On Literary Readings and Community
The number of “Best of 2011” lists is pretty daunting. Not only does ever major media outlet have a “Best of 2011” list, some even have a “Worst of 2011.” There are lists for Most Overlooked and Underrated and Overrated and probably several others that my brain is unable to process at the moment. Often the effect of these lists is to remind me that there were many terrific books this past year that I did not read and, perhaps even worse, never heard of in the first place.
While I missed many books this year, I went to a ton of author readings. Last semester alone, I attended about seven events at the University of Missouri (new PhD student readings and visiting writers), probably three more at Orr Street Studios, and another, oh, let’s call it five at Get Lost Bookstore in Columbia. Over the last five months, I probably went to an average of a reading per week. If I sit and think about it for a while, there are also all the readings from this past summer and this past spring, which would then include readings I went to in St. Louis and Washington, D.C., where the AWP Conference was in February.
Believe me, all semester long, I bitched and moaned about going to readings. We all did. Hey, people like to complain. There was definitely a time this semester when I looked at my calendar, and there was something like seven readings in ten days. I tried to make all of them, too. But why? Why did I want to go to all these things? Especially when, as you probably can guess from this, more than once, I had the sinking feeling I didn’t want to go at all.
But readings aren’t just about me. They are about my literary community, my arts community, and even when I’m cranky, it was always the right decision to get myself in gear and attend.
Readings are, in many ways, just like editing a magazine journal. To paraphrase Joyce Carol Oates, editing is a we, and one can get somewhat tired of an I. She was talking, of course, about the difference between being an editor and being a writer, and why being a magazine editor is an attractive vocation. But the same idea – being involved and being for other people rather than just yourself – applies to readings.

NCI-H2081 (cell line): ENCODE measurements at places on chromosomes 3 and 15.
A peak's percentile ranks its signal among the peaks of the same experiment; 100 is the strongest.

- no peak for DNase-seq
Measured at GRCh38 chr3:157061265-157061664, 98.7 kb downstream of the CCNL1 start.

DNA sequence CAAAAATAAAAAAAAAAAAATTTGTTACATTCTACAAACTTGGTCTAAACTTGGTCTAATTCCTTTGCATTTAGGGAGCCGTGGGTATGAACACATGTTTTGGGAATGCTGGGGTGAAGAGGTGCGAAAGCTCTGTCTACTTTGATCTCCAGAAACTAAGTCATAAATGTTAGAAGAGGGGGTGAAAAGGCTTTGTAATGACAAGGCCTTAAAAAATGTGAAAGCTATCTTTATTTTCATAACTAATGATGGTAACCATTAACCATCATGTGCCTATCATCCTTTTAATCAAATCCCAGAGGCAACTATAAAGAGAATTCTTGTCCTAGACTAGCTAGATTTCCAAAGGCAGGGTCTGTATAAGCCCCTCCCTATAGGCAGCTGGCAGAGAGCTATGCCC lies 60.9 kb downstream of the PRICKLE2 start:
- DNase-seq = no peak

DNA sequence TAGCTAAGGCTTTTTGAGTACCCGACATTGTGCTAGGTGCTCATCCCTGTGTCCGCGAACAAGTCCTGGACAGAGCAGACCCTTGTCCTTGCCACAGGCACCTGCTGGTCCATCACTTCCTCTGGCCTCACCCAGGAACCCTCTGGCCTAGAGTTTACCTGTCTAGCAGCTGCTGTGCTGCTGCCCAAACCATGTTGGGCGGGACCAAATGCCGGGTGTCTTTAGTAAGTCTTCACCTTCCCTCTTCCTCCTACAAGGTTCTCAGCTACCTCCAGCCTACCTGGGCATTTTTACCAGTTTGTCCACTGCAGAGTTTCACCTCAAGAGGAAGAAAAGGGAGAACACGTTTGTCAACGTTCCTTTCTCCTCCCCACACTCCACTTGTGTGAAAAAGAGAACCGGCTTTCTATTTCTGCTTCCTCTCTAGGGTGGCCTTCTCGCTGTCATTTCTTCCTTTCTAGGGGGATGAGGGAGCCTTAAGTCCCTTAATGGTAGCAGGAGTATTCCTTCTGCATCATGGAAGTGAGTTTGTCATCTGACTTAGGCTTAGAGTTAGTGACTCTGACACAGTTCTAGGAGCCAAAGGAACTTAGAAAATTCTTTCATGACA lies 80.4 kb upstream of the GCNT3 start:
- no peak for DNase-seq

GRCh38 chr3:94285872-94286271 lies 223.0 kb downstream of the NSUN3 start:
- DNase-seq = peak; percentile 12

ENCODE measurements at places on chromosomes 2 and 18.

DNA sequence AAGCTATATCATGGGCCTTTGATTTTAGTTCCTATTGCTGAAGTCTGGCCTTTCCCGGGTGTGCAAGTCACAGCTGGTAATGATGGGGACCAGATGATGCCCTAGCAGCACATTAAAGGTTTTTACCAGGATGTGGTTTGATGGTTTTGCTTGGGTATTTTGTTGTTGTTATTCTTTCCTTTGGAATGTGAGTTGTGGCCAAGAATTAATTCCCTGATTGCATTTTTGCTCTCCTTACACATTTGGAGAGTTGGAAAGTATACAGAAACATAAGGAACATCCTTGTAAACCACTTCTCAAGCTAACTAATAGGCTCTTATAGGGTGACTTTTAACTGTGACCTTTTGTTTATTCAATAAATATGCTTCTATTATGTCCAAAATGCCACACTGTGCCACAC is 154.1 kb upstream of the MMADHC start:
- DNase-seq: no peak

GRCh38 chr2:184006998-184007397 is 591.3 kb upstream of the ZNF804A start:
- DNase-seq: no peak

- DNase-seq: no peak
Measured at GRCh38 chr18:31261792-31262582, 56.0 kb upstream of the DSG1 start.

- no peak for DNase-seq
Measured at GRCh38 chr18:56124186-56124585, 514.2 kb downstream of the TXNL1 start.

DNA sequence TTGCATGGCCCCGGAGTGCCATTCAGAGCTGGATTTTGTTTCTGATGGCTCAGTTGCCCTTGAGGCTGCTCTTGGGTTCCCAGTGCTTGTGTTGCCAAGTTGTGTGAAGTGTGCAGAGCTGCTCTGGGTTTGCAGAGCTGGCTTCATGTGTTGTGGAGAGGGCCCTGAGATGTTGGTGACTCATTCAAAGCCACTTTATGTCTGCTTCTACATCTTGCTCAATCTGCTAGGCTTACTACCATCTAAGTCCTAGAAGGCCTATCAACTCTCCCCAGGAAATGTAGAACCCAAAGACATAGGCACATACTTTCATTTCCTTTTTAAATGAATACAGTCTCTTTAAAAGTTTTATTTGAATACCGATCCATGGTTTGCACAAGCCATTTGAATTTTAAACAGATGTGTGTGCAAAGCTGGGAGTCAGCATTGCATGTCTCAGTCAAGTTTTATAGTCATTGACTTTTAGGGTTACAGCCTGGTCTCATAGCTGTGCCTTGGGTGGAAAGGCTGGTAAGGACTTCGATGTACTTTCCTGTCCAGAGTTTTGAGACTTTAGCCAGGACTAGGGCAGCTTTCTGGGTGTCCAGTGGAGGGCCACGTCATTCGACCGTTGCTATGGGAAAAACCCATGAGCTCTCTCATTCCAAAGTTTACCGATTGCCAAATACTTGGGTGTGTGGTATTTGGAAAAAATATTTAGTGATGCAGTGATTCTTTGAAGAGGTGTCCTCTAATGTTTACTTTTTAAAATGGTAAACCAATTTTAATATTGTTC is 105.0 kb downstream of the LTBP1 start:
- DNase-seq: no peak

Writers, when writing, spend their time alone. The solitude is essential for deep thinking and the process of creation. Loneliness, of course, goes hand-in-hand with this quiet, and after spending years working on something – poems, a novel, stories – getting in front of an audience of people and sharing that work can be a welcome shift.
It can also be a disaster. Many of us, I’m sure, have been to readings that were … well, lackluster. We’ve also been to readings where people are trying a wee bit too hard to be “entertaining.” There are plenty of these stories. This makes the readings that are really and truly an amazing experience. For me, hearing Edward P. Jones read his work is still one of the most incredible things I’ve ever heard.
Readings are the chance for writers to be outgoing, extroverted, friendly, celebratory. Listeners, often writers and avid readers too, are warm and gregarious. Alcohol is (hopefully) involved. We gossip. Laugh. Shake hands. We crave remarks and thoughts about the work, discover what other people are working on, what we’re reading: we want to know who and what is being read not just published. We’re eager to talk.
Here in Columbia, there are three regular spots for readings: any event our English Department holds, the Hearing Voices series at Orr Street Studios, and at Get Lost Bookshop down on Ninth Street. I attend as many as I can, and hope that wherever you’re reading this from, you’re doing the same in your part of the world.
Follow Michael Nye on Twitter: @mpnye
Poet Marc McKee, on driving through Missouri like a horse in a desert
Above: Marc McKee performs his poem “Columbia 77” at Get Lost Bookshop in downtown Columbia, October 10 2011
Today we’re proud to feature the poet Marc McKee, whose first full length collection Fuse has just been released by Black Lawrence Press. McKee received his MFA from the University of Houston and his PhD from the University of Missouri here in Columbia, where he currently ives with his wife, Camellia Cosgray. He is the author of What Apocalypse? (2008) and he celebrated the release of Fuse this past weekend at the Columbia Art League with the poet Melissa Range.
Before he moved to Missouri: